As our society grows and becomes increasingly complex, it is critical that we better understand how we can improve societal and personal security, and resilience against threats to our security (for example in the form of transgressive behaviours). Efforts that increase security and resilience not only help reduce the presence of violence in society, but also have the potential to lower educational under-attainment, poor economic outcomes and the burgeoning mental health crisis.

Over the past two decades, knowledge about transgressive behaviours threatening our security has greatly increased, with direct applications in Philosophy, Archaeology, Psychology, Education, Law, Governance, Conflict, and Cooperation. At the same time, transgressive behaviours have largely been studied in relative isolation, according to one disciplinary angle at a time. As transgressive behaviours transect disciplinary boundaries, multi- and interdisciplinary approaches are needed to fully understand the etiology of transgressive behaviours.

The Social Resilience and Security programme at Leiden University brings together experts from the Faculties of Archaeology, Law, Social and Behavioural Sciences, Governance and Global Affairs, and Humanities. Together with a large network of international experts, the programme seeks to better identify, prevent and reduce the causes and consequences of transgressive behaviours in society.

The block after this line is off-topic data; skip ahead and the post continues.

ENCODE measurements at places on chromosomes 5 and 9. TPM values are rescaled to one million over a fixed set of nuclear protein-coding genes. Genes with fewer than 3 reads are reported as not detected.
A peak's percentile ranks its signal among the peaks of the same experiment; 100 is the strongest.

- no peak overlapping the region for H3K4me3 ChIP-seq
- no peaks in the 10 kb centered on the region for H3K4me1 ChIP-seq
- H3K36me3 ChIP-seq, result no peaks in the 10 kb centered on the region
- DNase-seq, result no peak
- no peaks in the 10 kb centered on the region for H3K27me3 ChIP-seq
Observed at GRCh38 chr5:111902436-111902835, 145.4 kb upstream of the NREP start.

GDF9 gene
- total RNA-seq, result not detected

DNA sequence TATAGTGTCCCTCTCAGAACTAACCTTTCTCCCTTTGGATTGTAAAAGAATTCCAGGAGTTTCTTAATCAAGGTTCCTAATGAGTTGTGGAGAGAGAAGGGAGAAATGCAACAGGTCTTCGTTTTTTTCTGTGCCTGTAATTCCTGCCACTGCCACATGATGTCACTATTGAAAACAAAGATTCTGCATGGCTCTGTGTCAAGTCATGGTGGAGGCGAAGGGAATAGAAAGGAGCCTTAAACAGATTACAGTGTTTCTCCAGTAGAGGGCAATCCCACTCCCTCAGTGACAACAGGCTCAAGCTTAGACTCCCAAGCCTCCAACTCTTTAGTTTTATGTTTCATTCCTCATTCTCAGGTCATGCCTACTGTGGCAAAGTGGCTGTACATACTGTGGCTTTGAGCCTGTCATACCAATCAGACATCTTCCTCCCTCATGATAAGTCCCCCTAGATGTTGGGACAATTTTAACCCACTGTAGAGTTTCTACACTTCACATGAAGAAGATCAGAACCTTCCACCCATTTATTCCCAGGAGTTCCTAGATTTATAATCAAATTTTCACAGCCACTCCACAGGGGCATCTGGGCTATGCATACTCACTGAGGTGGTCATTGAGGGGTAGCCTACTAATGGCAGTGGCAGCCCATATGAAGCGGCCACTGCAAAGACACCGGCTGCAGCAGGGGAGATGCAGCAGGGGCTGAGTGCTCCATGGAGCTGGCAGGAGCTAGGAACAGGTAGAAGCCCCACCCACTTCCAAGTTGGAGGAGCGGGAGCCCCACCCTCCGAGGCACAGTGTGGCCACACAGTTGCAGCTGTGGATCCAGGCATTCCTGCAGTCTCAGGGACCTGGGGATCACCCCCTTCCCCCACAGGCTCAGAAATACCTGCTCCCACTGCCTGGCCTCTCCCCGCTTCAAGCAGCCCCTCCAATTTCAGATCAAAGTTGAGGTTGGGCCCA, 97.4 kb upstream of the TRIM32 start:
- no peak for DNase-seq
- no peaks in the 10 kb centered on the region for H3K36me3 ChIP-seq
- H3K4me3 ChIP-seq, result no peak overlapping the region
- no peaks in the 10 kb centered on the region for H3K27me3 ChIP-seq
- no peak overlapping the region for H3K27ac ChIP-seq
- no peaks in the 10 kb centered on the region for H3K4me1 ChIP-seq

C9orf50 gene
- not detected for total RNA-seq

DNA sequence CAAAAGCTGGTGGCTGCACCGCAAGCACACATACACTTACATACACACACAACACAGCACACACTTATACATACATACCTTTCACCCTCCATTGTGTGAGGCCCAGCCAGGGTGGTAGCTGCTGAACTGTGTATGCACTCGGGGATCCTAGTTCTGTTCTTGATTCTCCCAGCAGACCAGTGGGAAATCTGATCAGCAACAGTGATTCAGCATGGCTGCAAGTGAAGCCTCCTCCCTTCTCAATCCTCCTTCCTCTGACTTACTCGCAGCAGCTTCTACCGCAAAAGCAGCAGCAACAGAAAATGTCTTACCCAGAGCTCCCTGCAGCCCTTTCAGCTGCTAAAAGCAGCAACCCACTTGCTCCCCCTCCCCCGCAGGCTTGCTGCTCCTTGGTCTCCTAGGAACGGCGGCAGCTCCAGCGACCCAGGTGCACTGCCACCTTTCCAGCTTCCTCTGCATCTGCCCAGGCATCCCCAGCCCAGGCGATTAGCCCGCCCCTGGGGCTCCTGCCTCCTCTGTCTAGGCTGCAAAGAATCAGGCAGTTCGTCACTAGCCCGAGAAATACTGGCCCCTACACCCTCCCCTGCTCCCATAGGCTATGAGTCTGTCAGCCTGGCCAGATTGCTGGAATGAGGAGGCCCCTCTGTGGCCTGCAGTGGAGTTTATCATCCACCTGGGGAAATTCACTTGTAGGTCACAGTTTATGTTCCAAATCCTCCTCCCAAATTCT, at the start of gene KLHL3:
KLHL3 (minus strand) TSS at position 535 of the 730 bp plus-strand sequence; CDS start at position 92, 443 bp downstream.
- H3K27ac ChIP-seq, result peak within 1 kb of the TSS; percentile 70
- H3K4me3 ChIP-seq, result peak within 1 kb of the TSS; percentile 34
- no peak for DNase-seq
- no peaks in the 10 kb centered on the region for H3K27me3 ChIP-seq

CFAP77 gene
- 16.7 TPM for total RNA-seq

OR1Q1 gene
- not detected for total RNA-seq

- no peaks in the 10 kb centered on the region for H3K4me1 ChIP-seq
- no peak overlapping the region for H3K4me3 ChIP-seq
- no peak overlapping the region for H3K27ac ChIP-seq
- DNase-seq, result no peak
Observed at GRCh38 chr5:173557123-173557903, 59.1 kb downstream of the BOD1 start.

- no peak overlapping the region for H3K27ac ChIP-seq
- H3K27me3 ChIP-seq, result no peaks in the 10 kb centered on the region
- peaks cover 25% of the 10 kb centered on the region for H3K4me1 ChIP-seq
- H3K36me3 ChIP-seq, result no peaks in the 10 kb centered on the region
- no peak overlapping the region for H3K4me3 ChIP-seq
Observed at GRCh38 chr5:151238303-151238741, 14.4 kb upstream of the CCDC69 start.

For more information see the Social Resilience and Security website.


How phenomena that transcend national borders affect European citizenship

The European Union faces diverse issues, from globalisation to migration and from technological innovation to climate change. These put pressure on solidarity among the member states. Take the rise of social media: this can cause social cohesion to drop and polarisation to rise within the EU. We also need to find a good way to share the cost of climate change and admitted immigrants among the member states. These urgent yet complex issues are best explored by interdisciplinary teams of researchers with a background in economics, international relations, law, history, public administration and more. That is why the faculties are working together on this programme.

See also: Citizenship, Migration and Global Transformation research programme.


Using data analysis to improve healthcare

Population health is the study of the transition from health to disease in the population and how to reduce the likelihood of disease. At the Population Health Living Lab on Campus The Hague, use is made of data from the medical and social domains. Researchers from various disciplines work with technologies and analysis methods from data science, epidemiology, biostatistics and social sciences to help promote population health management. They determine which sub-groups require less or more care, which allows for proactive and personalised interventions. This can improve population health, reduce costs and improve satisfaction about the quality of care. An emphatic scientific grounding to these activities will help make a sustainable and future-proof healthcare system. Researchers from the different disciplines at Leiden University work together at LUMC Campus The Hague to address these issues.